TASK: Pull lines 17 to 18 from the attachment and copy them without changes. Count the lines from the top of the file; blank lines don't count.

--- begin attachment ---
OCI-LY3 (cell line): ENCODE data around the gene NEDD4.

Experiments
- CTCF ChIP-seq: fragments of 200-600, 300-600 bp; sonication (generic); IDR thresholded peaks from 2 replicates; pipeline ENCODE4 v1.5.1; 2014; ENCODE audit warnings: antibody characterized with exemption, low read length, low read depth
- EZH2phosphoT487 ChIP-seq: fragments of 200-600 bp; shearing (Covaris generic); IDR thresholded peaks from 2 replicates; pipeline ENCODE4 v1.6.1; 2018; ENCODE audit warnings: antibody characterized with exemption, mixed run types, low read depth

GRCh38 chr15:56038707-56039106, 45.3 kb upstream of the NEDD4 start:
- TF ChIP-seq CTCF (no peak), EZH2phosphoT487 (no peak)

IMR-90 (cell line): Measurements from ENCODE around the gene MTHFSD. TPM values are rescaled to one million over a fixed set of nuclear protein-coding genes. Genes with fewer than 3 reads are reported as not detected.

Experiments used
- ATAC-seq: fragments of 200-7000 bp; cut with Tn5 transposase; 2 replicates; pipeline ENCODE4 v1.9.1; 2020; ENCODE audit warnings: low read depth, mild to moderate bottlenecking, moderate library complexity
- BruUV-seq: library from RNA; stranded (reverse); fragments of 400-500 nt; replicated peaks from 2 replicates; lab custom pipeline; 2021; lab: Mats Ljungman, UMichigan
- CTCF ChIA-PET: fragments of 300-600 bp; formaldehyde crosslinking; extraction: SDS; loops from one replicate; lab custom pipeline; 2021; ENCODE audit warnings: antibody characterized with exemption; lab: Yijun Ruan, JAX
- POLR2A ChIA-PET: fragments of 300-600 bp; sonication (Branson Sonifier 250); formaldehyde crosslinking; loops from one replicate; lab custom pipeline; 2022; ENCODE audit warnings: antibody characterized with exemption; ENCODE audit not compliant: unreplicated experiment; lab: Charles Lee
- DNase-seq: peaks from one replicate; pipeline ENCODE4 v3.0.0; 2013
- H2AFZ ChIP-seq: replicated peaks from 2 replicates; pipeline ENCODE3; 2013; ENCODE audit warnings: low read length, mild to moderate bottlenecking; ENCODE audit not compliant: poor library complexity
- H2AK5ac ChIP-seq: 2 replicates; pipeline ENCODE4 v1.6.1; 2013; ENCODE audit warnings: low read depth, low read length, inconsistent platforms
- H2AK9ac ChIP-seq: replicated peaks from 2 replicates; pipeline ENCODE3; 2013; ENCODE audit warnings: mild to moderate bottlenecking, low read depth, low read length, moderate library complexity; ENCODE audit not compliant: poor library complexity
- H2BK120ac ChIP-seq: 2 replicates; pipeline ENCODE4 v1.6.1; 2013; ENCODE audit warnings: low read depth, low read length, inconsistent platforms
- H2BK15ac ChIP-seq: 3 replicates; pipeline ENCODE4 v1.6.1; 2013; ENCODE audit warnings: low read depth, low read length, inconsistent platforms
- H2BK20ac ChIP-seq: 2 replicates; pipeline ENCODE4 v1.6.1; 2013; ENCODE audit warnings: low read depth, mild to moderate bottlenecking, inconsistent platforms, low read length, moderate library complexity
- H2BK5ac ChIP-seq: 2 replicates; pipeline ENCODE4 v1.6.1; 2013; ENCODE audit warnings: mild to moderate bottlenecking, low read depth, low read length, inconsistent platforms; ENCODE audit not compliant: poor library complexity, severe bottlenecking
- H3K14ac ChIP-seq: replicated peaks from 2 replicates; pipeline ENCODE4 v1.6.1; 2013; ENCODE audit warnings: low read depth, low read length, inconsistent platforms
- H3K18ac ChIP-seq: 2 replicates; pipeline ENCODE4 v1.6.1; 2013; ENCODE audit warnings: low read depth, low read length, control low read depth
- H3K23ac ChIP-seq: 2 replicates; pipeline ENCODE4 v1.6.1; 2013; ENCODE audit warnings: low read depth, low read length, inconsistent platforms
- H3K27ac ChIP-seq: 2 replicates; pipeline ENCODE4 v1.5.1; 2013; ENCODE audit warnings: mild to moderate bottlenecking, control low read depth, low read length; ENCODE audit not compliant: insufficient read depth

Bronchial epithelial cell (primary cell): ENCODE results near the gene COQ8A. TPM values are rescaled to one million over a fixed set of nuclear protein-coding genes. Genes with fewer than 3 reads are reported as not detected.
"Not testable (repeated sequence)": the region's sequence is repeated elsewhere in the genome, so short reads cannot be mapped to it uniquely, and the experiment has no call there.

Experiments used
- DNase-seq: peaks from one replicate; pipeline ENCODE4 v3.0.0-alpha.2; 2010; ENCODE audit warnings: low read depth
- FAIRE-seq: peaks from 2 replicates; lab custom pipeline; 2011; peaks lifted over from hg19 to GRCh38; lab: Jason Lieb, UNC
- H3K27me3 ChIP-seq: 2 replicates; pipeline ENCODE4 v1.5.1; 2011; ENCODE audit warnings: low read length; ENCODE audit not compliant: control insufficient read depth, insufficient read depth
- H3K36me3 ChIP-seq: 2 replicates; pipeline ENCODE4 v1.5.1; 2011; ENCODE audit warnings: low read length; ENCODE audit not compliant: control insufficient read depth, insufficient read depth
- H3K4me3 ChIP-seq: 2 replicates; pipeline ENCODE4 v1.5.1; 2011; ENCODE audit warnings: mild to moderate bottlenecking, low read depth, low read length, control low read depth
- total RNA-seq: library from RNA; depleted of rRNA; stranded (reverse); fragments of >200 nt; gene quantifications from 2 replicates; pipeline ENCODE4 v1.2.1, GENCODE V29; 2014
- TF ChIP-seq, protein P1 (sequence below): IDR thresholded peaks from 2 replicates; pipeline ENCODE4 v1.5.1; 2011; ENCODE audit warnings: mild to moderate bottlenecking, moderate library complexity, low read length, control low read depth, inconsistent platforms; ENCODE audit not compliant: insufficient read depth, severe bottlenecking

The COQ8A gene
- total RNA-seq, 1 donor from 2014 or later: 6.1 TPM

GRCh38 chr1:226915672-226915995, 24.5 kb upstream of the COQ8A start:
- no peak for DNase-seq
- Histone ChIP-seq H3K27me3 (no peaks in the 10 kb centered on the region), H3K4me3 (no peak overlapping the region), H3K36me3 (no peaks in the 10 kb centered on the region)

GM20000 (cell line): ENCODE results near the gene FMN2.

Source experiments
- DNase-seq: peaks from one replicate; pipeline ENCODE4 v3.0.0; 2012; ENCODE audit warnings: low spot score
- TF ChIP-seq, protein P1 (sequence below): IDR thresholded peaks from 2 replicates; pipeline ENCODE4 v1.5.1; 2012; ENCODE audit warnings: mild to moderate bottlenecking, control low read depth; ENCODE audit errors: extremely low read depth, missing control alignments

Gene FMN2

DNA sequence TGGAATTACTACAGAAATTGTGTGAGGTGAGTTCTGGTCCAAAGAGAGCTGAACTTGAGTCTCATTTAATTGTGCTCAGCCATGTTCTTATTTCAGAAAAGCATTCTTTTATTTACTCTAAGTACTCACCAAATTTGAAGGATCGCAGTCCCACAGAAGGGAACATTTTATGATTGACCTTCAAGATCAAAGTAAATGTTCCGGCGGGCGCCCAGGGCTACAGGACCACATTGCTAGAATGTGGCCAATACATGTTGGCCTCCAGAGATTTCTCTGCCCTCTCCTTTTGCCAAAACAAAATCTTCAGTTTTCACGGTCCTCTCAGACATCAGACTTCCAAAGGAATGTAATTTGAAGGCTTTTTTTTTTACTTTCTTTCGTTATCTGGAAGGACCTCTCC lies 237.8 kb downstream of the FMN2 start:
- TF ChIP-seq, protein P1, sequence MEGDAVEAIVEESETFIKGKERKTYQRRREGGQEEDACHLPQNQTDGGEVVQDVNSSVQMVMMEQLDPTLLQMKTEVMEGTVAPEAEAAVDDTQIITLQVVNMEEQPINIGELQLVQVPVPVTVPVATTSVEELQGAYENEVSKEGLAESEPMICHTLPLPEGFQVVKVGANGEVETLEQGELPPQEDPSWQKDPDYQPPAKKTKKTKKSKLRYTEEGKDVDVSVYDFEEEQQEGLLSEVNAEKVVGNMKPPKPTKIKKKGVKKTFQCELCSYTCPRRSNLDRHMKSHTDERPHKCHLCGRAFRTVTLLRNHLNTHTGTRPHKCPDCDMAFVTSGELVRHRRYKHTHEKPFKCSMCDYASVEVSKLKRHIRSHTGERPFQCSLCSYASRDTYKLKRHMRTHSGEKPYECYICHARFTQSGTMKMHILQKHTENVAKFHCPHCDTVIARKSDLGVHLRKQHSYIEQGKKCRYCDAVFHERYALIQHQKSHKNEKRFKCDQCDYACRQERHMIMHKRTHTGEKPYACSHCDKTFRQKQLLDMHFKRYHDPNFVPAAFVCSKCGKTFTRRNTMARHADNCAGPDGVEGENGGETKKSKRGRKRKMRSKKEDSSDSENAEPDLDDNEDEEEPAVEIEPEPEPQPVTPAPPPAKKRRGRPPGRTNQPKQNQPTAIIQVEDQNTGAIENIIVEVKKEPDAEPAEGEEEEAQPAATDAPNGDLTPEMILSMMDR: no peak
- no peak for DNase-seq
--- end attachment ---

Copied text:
- H2BK120ac ChIP-seq: 2 replicates; pipeline ENCODE4 v1.6.1; 2013; ENCODE audit warnings: low read depth, low read length, inconsistent platforms
- H2BK15ac ChIP-seq: 3 replicates; pipeline ENCODE4 v1.6.1; 2013; ENCODE audit warnings: low read depth, low read length, inconsistent platforms